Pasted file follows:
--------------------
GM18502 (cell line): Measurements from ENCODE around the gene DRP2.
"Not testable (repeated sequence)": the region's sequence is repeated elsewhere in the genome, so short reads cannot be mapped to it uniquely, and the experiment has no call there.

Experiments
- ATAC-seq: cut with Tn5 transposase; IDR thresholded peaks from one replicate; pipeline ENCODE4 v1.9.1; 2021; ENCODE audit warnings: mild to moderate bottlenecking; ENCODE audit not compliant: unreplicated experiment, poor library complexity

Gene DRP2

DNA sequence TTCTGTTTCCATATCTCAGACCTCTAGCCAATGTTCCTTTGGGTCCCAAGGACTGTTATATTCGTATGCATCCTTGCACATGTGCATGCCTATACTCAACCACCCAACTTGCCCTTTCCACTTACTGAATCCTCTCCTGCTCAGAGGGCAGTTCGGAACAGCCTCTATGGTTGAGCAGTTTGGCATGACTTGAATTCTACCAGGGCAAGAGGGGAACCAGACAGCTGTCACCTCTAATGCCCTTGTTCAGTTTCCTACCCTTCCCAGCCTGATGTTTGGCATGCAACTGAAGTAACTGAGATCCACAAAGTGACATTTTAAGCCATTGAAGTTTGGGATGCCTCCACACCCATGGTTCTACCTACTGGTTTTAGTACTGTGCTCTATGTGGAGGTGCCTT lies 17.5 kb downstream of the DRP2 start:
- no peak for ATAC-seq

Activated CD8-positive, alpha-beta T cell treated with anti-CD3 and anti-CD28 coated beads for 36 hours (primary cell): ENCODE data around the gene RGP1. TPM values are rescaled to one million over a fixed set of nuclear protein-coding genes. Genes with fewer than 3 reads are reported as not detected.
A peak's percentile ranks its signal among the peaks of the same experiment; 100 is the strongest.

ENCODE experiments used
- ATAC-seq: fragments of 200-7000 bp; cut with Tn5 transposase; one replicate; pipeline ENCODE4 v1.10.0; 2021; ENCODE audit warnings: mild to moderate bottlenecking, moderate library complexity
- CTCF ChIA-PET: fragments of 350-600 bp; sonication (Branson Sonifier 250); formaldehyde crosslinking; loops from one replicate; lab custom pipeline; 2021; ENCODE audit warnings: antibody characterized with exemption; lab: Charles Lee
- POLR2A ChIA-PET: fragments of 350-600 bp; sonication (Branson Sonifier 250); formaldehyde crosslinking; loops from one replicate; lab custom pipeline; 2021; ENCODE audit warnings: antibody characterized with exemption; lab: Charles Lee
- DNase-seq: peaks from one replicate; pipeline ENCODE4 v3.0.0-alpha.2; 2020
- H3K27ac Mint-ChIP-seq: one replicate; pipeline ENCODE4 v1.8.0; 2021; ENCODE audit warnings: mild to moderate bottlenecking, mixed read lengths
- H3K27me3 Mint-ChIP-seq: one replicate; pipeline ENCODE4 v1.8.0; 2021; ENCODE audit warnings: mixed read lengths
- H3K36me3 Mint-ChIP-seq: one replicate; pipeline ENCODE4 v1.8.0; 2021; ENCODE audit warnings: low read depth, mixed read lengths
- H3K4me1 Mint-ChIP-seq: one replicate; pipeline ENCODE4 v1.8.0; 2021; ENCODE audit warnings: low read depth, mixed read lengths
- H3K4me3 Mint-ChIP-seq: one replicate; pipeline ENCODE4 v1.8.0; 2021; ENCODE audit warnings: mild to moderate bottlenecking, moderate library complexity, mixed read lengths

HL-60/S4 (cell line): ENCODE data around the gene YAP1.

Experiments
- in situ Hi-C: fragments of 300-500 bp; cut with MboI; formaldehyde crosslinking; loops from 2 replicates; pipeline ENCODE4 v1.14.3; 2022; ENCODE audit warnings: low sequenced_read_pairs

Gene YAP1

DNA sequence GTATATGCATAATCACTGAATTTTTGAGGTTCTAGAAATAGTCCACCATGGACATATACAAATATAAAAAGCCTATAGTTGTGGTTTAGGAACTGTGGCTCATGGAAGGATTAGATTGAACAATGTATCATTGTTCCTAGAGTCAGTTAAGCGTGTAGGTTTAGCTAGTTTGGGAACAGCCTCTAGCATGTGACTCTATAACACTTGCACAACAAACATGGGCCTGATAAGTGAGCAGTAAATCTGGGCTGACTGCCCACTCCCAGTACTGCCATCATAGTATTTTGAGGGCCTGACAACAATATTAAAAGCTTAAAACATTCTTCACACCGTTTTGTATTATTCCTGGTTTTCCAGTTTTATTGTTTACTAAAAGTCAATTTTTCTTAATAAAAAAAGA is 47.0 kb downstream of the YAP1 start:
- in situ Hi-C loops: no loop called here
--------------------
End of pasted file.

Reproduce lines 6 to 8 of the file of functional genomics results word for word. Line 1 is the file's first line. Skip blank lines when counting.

DNA sequence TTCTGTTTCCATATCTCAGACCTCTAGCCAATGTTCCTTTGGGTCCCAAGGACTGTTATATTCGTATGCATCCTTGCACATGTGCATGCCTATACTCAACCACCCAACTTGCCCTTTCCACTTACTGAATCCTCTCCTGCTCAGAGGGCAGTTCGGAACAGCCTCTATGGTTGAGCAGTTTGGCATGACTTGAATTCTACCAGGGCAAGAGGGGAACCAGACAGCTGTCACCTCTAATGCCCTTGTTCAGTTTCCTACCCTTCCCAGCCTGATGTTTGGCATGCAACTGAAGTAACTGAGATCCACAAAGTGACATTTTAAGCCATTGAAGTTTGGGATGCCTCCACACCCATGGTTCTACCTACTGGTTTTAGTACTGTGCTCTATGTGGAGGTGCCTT lies 17.5 kb downstream of the DRP2 start:
- no peak for ATAC-seq

Activated CD8-positive, alpha-beta T cell treated with anti-CD3 and anti-CD28 coated beads for 36 hours (primary cell): ENCODE data around the gene RGP1. TPM values are rescaled to one million over a fixed set of nuclear protein-coding genes. Genes with fewer than 3 reads are reported as not detected.